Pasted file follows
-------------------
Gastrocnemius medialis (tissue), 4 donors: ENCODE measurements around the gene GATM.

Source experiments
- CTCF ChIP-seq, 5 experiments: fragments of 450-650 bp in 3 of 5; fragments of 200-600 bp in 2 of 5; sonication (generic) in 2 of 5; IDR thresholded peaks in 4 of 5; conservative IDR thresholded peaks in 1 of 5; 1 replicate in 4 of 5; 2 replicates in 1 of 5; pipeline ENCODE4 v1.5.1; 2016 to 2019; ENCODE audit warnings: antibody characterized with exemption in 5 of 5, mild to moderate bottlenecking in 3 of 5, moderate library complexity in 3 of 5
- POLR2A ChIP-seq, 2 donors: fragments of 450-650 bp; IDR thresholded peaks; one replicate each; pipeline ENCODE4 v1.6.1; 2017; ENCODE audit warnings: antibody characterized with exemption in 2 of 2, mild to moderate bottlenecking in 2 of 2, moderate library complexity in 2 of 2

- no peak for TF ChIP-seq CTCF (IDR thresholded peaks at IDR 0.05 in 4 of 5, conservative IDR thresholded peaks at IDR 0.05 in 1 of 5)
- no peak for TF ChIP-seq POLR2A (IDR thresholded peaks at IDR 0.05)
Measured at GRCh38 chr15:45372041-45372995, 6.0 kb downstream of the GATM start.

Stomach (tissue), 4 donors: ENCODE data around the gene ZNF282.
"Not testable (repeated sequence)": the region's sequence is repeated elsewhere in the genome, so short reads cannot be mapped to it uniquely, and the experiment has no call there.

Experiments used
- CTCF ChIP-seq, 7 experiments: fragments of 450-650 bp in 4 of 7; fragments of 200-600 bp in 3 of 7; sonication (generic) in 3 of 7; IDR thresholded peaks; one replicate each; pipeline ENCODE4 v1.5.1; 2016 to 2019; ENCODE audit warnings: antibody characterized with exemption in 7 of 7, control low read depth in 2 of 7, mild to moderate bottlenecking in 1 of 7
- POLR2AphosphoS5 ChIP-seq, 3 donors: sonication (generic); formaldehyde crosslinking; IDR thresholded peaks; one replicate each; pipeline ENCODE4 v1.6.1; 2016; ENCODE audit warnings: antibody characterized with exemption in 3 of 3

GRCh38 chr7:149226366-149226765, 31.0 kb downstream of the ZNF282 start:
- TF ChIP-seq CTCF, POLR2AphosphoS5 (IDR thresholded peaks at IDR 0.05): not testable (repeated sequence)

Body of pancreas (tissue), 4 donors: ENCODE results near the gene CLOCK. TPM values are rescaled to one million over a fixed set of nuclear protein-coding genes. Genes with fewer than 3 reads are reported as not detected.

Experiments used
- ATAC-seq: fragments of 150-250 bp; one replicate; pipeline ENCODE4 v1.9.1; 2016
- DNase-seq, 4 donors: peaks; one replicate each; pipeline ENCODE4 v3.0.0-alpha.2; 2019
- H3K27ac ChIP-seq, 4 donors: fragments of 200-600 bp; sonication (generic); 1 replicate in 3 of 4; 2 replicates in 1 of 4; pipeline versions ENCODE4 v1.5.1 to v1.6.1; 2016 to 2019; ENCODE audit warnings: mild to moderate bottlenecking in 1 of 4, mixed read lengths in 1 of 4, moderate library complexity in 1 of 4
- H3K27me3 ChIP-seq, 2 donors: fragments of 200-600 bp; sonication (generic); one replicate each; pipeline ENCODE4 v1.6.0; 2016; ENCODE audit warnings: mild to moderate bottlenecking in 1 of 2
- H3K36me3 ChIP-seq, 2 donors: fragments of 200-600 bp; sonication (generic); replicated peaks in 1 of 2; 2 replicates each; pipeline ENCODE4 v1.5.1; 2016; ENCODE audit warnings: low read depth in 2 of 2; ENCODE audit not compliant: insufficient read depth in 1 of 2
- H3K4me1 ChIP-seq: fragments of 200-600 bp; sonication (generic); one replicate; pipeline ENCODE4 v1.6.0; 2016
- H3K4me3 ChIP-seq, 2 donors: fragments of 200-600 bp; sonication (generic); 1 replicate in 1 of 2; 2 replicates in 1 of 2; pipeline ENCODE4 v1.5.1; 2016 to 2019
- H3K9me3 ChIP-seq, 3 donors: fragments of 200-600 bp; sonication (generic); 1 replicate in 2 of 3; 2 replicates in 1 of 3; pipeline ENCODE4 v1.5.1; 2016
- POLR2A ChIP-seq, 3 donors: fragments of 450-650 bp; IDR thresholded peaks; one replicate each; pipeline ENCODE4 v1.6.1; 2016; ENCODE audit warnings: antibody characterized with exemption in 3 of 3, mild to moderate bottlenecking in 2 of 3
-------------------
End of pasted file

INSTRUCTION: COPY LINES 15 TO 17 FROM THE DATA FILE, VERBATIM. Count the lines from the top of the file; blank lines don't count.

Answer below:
Body of pancreas (tissue), 4 donors: ENCODE results near the gene CLOCK. TPM values are rescaled to one million over a fixed set of nuclear protein-coding genes. Genes with fewer than 3 reads are reported as not detected.

Experiments used
- ATAC-seq: fragments of 150-250 bp; one replicate; pipeline ENCODE4 v1.9.1; 2016